New way to detect sports concussions

Student athletes have a lot on their plate, balancing academics and their sport of choice.  It’s not just pressure in the classroom athletes have to face, there is a lot of pressure for students to play hard and win.  With that kind of pressure comes blurred judgment.  A teen that gets hurt on the field is less likely to say something, they’d rather ‘play through it.’

The top injury facing athletes is a concussion.  Warning signs are not always apparent immediately after impact, but can cause blurred vision, dizziness and headaches.  Recently a new vision test was created to help diagnose this problem on immediately on the sidelines.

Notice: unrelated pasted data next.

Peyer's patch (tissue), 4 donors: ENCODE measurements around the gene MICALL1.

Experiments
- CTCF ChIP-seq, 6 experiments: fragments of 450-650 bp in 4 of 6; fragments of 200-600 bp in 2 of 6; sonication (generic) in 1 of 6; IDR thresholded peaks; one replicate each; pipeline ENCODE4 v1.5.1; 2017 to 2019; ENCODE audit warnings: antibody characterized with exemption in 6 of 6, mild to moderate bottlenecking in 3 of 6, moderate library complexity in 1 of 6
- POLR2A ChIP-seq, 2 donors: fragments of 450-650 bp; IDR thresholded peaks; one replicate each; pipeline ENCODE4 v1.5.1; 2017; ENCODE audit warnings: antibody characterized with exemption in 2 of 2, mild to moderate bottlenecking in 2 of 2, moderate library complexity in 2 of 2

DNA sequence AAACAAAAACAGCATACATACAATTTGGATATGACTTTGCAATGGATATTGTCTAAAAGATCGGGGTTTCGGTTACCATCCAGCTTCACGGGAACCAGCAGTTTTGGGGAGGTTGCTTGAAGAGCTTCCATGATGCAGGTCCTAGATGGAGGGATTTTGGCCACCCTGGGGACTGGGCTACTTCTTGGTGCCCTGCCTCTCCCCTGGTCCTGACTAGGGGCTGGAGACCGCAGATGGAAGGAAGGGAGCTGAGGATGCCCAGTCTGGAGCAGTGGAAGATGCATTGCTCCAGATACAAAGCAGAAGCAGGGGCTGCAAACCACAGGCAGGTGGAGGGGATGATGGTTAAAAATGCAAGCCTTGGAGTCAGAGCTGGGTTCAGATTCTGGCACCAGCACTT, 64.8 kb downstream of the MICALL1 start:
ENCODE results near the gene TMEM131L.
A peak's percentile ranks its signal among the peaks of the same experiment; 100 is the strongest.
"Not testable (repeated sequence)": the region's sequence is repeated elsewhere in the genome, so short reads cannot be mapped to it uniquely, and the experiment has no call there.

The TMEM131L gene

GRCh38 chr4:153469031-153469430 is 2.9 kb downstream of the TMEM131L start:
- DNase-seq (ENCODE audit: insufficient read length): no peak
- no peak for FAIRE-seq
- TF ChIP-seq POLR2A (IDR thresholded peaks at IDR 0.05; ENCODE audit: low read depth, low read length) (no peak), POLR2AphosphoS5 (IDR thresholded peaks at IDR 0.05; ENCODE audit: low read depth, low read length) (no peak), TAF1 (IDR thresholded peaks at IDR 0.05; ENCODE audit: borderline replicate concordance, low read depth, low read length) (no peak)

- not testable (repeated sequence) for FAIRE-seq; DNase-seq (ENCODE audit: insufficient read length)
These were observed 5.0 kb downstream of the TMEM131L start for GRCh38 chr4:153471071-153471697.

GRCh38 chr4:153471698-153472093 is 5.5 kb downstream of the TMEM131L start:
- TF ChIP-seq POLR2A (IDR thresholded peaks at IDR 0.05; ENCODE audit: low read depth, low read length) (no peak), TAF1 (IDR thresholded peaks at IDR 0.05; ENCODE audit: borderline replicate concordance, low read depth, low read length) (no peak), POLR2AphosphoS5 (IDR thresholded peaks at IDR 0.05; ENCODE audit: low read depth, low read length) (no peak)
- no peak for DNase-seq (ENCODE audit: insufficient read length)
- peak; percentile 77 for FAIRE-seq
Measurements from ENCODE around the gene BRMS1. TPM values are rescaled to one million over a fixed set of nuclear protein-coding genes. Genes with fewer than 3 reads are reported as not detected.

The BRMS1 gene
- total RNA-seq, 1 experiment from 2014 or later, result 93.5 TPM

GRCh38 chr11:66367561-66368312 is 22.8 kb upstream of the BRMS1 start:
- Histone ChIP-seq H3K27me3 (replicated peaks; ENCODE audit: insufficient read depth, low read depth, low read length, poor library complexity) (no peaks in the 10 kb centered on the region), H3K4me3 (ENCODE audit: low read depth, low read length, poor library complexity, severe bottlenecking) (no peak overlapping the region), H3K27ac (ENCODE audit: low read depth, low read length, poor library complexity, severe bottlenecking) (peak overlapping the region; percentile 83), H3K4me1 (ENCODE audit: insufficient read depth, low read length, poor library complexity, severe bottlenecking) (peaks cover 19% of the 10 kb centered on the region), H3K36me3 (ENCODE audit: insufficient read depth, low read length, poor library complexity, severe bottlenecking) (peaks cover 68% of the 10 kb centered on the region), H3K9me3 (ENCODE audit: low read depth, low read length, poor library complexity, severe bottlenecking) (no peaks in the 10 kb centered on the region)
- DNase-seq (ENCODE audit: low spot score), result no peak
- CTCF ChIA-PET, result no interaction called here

The test
“Concussed athletes scored an average of 5.9 seconds slower than the best baseline scores in healthy controls on the timed test, in which athletes read a series of numbers on cards and are scored on time and accuracy,” a press release said.  “This quick visual test, easily administered on the playing field, holds promise as a complement to other diagnostic tools for sports-related concussion.”

Researchers believe the test shows promise
“This test has demonstrated its ability to provide objective evidence to aid medical professionals and trainers in determining which athletes need to come out of games after a blow to the head,” said Laura Balcer, MD, MSCE, professor of Neurology and senior author on the paper. “We’ll continue to measure the test’s effectiveness in different groups – players who play the same position who have and have not suffered concussions, for instance. It is our hope that the new test, once validated, can be folded into the current sideline battery of tests for concussion, as no single test at this time can be used to diagnose or manage concussion.”

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